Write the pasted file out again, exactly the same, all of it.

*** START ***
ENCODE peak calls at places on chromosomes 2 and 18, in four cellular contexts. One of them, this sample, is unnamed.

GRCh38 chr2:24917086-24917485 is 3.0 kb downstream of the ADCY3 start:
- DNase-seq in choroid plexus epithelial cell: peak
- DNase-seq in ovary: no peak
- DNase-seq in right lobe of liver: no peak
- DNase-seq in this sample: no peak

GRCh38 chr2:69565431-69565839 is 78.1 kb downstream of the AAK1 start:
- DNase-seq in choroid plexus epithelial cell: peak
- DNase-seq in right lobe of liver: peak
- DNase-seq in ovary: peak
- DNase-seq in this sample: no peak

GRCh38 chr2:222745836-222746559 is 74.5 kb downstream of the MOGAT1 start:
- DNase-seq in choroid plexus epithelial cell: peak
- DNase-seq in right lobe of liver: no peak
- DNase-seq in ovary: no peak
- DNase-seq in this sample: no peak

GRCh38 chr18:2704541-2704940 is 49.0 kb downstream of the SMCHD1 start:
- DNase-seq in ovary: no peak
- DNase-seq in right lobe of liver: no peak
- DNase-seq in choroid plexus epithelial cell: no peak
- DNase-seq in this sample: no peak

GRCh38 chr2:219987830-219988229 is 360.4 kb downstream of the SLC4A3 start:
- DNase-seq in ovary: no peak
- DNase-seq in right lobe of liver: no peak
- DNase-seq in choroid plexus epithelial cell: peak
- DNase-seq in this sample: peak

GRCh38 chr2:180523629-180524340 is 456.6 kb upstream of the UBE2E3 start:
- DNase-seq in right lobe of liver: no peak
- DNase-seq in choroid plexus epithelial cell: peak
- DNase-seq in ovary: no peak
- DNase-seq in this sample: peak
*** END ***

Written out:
ENCODE peak calls at places on chromosomes 2 and 18, in four cellular contexts. One of them, this sample, is unnamed.

GRCh38 chr2:24917086-24917485 is 3.0 kb downstream of the ADCY3 start:
- DNase-seq in choroid plexus epithelial cell: peak
- DNase-seq in ovary: no peak
- DNase-seq in right lobe of liver: no peak
- DNase-seq in this sample: no peak

GRCh38 chr2:69565431-69565839 is 78.1 kb downstream of the AAK1 start:
- DNase-seq in choroid plexus epithelial cell: peak
- DNase-seq in right lobe of liver: peak
- DNase-seq in ovary: peak
- DNase-seq in this sample: no peak

GRCh38 chr2:222745836-222746559 is 74.5 kb downstream of the MOGAT1 start:
- DNase-seq in choroid plexus epithelial cell: peak
- DNase-seq in right lobe of liver: no peak
- DNase-seq in ovary: no peak
- DNase-seq in this sample: no peak

GRCh38 chr18:2704541-2704940 is 49.0 kb downstream of the SMCHD1 start:
- DNase-seq in ovary: no peak
- DNase-seq in right lobe of liver: no peak
- DNase-seq in choroid plexus epithelial cell: no peak
- DNase-seq in this sample: no peak

GRCh38 chr2:219987830-219988229 is 360.4 kb downstream of the SLC4A3 start:
- DNase-seq in ovary: no peak
- DNase-seq in right lobe of liver: no peak
- DNase-seq in choroid plexus epithelial cell: peak
- DNase-seq in this sample: peak

GRCh38 chr2:180523629-180524340 is 456.6 kb upstream of the UBE2E3 start:
- DNase-seq in right lobe of liver: no peak
- DNase-seq in choroid plexus epithelial cell: peak
- DNase-seq in ovary: no peak
- DNase-seq in this sample: peak